Thursday, March 10, 2011

Good Metagaming

This is an interesting topic that I don't talk about much, especially since I am more partial to numbers and rules than roleplay. We always talk about the evils of metagaming, but we never hear about how much it can enhance roleplay.


Anyways, think of Metagaming as if you were a person reading a book, but also playing the character in the book. Literature is often filled with dramatic irony, which means that the reader knows more than the character, particularly regarding what's to come.

Now, as players we can react to metagame information in one of two ways - Good and Bad.

The more common, cheating kind of metagaming would use this information to get the character out of a jam. Information is exchanged between the player and the character, irony is eliminated and we're all cheated out of a story.

However, the good kind of metagaming would allow the player to shape his responses based on how his character would react, but ignore the information until the dramatic/tragic event has happened.

Usually when we're confronted with events and have to act quickly, we let the player take control, and if you are very different than your character, this can hinder the rich roleplaying experience. However, if you can form your character's response beforehand, then it's much easier to play as your character in situations like this.

Here's an example of good metagaming improving my experience at Exiles:

One of the guys was playing a skeleton, but was successfully able to hide it for a long time (long story). I knew OOG that he was a skeleton, which let determine how I was going to react when the truth came out well before it happened.

The best part about that is that the skeleton character had saved me from imminent death a number of times, but I already had my plan for when the truth came out. So we had some what of a showdown (where he annihilated us, as Skeletons are combat monsters) while basically everyone looked on.

Now, if I were confronted with that situation without knowing, I personally probably would have chosen a less PvP intensive path, just to prevent it from not being fun for that player to be outcast. As it turns out, we both really enjoyed the experience despite negative relationship between our characters.

So next time you find something out that you shouldn't know, take some time to ask yourself how your character would react to something like that, but continue playing ignorant until it comes up. It can really improve the experience.


  1. I think you've got some good points here Bill! I recently played a character that had a certain knowledge skill. Since I have an intensive knowledge of the game world, one that most players wouldn't have, I was worried that this might make me metagame too much. But actually I was able to do just what you said - prepare better responses to situations I came up against. I could research ahead of time what to do and say, and I could easily see how this might actually lead to a better game experience for everyone. I can roleplay more with other players, and provide useful information, as well as having fun by knowing stuff :) While this is hard for plot or story points, I think that for knowledges about the game world and other characters it can actually help you roleplay better!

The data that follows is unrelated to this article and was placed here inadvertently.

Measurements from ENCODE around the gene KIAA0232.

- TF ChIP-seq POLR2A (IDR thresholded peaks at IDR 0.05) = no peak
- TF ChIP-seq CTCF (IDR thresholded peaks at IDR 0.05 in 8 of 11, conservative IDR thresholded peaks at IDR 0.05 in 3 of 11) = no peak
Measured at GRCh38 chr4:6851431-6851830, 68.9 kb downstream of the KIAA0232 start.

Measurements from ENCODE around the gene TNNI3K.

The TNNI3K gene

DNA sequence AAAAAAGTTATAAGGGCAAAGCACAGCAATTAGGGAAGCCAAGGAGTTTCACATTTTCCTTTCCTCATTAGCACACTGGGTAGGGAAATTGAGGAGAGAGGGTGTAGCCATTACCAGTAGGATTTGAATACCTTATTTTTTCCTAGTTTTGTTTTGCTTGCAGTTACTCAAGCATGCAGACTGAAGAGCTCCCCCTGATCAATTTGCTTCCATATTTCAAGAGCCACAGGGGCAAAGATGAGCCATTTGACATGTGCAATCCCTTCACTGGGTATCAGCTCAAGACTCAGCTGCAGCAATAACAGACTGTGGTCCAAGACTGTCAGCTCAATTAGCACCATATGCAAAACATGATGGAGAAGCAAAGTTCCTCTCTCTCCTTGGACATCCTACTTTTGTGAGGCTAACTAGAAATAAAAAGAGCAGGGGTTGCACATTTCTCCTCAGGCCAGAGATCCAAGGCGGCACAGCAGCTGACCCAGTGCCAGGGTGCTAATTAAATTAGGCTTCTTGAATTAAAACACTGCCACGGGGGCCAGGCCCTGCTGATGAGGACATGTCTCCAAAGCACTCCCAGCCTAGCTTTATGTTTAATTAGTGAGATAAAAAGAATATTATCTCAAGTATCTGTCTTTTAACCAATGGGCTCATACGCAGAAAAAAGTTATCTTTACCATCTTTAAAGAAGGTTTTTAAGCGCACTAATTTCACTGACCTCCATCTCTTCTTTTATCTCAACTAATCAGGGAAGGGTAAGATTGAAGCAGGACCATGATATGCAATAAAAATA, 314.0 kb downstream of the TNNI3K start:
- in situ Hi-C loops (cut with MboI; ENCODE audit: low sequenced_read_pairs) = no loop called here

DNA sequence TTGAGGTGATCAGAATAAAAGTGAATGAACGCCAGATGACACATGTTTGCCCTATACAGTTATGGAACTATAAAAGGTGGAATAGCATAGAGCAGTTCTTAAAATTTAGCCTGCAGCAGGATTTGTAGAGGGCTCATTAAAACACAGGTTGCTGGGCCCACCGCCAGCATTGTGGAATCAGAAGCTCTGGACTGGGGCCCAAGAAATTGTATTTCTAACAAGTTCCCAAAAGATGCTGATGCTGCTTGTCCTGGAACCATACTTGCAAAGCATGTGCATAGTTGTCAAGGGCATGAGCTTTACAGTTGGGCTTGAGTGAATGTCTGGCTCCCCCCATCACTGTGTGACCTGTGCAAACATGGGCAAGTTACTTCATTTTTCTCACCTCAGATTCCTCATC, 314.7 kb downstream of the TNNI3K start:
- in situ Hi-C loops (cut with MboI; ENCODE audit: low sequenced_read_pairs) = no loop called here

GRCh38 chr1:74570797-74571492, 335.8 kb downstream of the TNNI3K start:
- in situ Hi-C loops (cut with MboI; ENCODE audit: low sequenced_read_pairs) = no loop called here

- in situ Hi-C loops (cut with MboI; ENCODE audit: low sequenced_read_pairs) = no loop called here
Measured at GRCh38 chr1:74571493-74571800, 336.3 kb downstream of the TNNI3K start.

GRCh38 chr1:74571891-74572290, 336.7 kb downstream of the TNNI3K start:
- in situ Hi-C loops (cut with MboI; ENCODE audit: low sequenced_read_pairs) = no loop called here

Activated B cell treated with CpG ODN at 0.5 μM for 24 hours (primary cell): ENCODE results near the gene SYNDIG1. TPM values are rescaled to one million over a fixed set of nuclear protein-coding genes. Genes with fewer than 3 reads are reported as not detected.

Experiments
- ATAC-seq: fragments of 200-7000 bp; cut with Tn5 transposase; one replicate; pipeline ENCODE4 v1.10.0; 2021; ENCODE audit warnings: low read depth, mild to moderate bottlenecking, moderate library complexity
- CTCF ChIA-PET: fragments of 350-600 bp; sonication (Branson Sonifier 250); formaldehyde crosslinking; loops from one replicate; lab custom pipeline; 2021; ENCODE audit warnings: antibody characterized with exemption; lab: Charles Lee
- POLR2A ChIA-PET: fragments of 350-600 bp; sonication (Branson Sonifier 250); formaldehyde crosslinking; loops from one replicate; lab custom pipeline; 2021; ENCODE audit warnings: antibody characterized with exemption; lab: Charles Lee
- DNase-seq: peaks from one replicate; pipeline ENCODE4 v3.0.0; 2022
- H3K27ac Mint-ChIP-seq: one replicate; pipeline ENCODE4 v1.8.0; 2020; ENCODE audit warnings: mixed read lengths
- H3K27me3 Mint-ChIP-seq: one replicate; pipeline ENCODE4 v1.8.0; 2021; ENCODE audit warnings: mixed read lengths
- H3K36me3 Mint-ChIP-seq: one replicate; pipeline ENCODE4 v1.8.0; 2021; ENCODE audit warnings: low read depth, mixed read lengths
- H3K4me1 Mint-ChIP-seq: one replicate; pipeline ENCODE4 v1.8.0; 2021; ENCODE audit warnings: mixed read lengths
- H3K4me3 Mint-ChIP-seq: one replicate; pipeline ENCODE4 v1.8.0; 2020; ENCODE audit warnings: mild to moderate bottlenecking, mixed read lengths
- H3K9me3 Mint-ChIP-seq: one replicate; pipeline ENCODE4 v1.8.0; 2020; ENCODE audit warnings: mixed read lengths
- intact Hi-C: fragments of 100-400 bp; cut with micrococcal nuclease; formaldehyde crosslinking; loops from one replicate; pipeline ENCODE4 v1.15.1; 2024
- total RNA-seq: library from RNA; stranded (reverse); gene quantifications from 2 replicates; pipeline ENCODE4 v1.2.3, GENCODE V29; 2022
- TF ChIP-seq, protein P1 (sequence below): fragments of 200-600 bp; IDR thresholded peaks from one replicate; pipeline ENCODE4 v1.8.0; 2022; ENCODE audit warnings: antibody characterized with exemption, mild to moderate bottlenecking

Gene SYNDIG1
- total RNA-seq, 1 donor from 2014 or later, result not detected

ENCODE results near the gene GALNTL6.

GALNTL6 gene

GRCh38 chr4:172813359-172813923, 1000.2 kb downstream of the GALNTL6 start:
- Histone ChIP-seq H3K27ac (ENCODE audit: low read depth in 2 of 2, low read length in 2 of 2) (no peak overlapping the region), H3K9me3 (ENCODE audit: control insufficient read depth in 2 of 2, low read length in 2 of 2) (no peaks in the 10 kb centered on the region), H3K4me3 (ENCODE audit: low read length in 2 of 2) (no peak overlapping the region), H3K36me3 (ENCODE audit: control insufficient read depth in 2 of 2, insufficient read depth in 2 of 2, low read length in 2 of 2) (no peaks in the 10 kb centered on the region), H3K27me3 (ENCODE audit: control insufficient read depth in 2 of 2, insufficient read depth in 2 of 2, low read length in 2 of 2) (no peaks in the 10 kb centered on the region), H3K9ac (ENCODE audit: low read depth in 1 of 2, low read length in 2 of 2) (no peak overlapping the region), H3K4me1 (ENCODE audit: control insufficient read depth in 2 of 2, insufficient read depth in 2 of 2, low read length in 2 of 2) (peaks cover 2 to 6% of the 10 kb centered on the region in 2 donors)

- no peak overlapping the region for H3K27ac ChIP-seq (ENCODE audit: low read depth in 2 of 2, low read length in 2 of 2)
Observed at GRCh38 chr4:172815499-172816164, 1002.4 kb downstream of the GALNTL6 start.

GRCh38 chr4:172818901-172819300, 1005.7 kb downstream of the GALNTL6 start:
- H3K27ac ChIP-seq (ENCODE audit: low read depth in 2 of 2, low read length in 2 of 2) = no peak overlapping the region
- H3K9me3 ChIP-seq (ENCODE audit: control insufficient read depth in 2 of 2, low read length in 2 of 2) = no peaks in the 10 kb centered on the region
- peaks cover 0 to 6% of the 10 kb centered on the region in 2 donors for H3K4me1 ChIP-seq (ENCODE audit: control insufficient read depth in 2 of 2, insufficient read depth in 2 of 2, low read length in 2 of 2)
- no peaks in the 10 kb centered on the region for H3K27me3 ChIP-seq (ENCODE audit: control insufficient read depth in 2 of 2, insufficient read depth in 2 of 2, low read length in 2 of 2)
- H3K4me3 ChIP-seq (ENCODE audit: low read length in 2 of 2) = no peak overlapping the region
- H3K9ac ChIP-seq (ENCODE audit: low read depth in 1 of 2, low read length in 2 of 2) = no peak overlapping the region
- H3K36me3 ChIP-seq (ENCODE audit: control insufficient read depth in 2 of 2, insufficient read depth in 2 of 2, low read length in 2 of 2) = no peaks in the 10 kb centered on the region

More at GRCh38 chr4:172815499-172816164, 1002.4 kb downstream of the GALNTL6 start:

2. "Would have chosen a less PvP intensive path, just to prevent it from not being fun for that player to be outcast."

    Forget the specific context of the event you were at and looking at it more broadly, this is actually an example of good metagaming on its own: when you alter an IG response to make for a more fun experience for others. To put it another way, the plaintive call of the asshole gamer is "but that's how my character would act!" when they do something obnoxious. However, the reality is that any given person might react in any number of different ways to the same set of circumstances without, in anyway, acting "out of character." When you choose a particular reaction that enhances, or does not detract, from the fun of others you are engaged in a form of good metagaming.

    Now, this does not mean all player conflict is bad or that all reactions must be nice, after a certain point you just become a doormat and other people are not having the natural consequences of their actions, but an awareness of this sort of consideration is a good thing.

  3. When I engage in PVP it is always with players that I know will be cool with it. This is a form of meta gaming but in truth, I have no desire to deal with the whiners. That being said I hate random player ganking, I am cool with intrigue driven PVP.

  4. One of the ways I blatantly metagame at Exiles is with new players. This last event I lent out my cool saber to people I knew were new players with low learning to make it more fun for them. I tried to let the new doctors do more patching up if it wasn't a dire situation and when I knocked out the guy that I thought IG was a NPC bandit and quickly found out was really a PC new player (Opps!) I kinda poked around till someone IG could get me that info (and made sure he wasn't dying) so he could get back to the game and have some fun (I also gave him IG money because I felt really bad.) All technically metagaming but I feel like it was for a good purpose and for making the game more fun.

  5. Very interesting post! I'm reminded of a particular personality you sometimes see at tabletop games-- the kind of guy that tries to trigger as many traps and bungle as many situations as possible. It's sacrificing survivability for the meta-game goal of having fun at a table.

  6. Good point, Dan. When we look at classic storytelling, the best stories are the ones full of heroes trying to overcome strife, tragedy, and difficulty - not heroes avoiding it all together.

    I just consider setting your character up for failure to be setting up your character for a chance at greatness.